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Lawsuit Prompts Review of Plastic Pollution on Hawaiʻi Beaches

Clean Water Act

Responding to a lawsuit from environmental groups, the Trump administration has ordered Hawaiʻi officials to examine the impact of plastic pollution on its waters, beaches and wildlife.

The U.S. Environmental Protection Agency this week notified state officials that it is withdrawing its 2018 approval of the “list of impaired waters” required under the Clean Water Act “specifically with respect to the consideration of plastics in Hawaiʻi waterbodies for which Hawaiʻi received data and information.”

Hawaiʻi now has until May 29 to evaluate whether plastic pollution is impairing any of the state’s water bodies, including threats to wildlife and people.

The Center for Biological Diversity, Sustainable Coastlines Hawaii and Surfrider Foundation sued the EPA in February for failing to protect 17 coastal water bodies around Hawaiʻi from widescale plastic pollution that covers beaches, degrades coral reefs and threatens birds, fish, sea turtles and other wildlife.

“This is great news for Hawaiʻi, which has been hit hard by plastic pollution,” said Maxx Phillips, the Center’s Hawaii director.

“The ocean plastic pollution crisis is a public health crisis. Plastic permeates our waters, chokes wildlife and carries toxins onto our beaches, through our food web, and eventually onto our tables. It’s time for Hawaii to finally address this threat.”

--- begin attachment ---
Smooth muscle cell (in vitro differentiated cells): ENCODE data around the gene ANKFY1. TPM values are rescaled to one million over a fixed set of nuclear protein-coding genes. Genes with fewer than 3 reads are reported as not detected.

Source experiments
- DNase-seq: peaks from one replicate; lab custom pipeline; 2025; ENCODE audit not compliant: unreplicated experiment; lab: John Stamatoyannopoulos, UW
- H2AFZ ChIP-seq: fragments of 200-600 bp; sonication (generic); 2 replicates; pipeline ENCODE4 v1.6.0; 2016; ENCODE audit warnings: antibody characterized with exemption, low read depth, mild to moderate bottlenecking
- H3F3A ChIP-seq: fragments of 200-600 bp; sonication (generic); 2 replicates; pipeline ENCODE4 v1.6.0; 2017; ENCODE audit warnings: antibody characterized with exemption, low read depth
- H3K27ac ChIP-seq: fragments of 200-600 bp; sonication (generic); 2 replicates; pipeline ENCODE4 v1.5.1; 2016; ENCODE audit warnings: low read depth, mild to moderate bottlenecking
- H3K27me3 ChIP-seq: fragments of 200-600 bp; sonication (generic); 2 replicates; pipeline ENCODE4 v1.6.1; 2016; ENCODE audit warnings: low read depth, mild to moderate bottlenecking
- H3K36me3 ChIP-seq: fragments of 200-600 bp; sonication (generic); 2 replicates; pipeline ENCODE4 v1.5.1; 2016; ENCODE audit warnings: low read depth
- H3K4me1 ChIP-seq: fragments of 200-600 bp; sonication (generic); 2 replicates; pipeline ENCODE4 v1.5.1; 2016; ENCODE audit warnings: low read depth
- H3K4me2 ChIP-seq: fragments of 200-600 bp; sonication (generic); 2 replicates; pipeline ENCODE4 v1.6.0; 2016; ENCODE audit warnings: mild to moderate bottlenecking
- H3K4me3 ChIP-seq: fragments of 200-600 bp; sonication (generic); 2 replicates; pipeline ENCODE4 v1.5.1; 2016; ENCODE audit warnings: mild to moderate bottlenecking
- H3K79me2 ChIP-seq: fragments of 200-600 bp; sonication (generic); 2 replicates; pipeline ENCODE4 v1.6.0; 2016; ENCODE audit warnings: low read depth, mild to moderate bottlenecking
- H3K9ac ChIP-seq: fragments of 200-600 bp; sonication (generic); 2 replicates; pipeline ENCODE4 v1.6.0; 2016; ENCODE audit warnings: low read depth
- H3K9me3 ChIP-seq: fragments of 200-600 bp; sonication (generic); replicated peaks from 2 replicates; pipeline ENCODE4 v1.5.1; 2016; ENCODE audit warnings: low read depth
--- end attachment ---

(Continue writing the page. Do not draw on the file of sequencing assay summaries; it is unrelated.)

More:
Plastic pollution in Hawaiʻi ranges from microplastics that contaminate coastal waters and harm marine life to massive piles of plastic waste along Kamilo Beach, nicknamed “Plastic Beach.”

Studies indicate that 17 water bodies around the Hawaiian islands are impaired by plastic pollution.

“Our plastic pollution activists in Hawaii and around the nation are pleased to see this decision,” said Angela Howe, Esq., Surfrider Foundation’s legal director. “This is a critical first step to address marine plastic pollution through our nation’s water quality protection laws and to help prevent future degradation of beaches, coral and marine life.”

The Clean Water Act requires the EPA to designate as “impaired” all water bodies that fail to meet state water-quality standards. Once a water body is designated as impaired, officials must take action to reduce the pollution.

“We’re excited to see progress that will recognize plastic as a detrimental pollutant that infects our waters, coastlines and lives,” said Rafael Bergstrom, executive director of Sustainable Coastlines Hawaii. “This decision gives us hope that our institutions are beginning to take seriously the responsibility of protecting our most precious resources. With collective effort from community, government and business, we can turn the tide on plastic pollution.”


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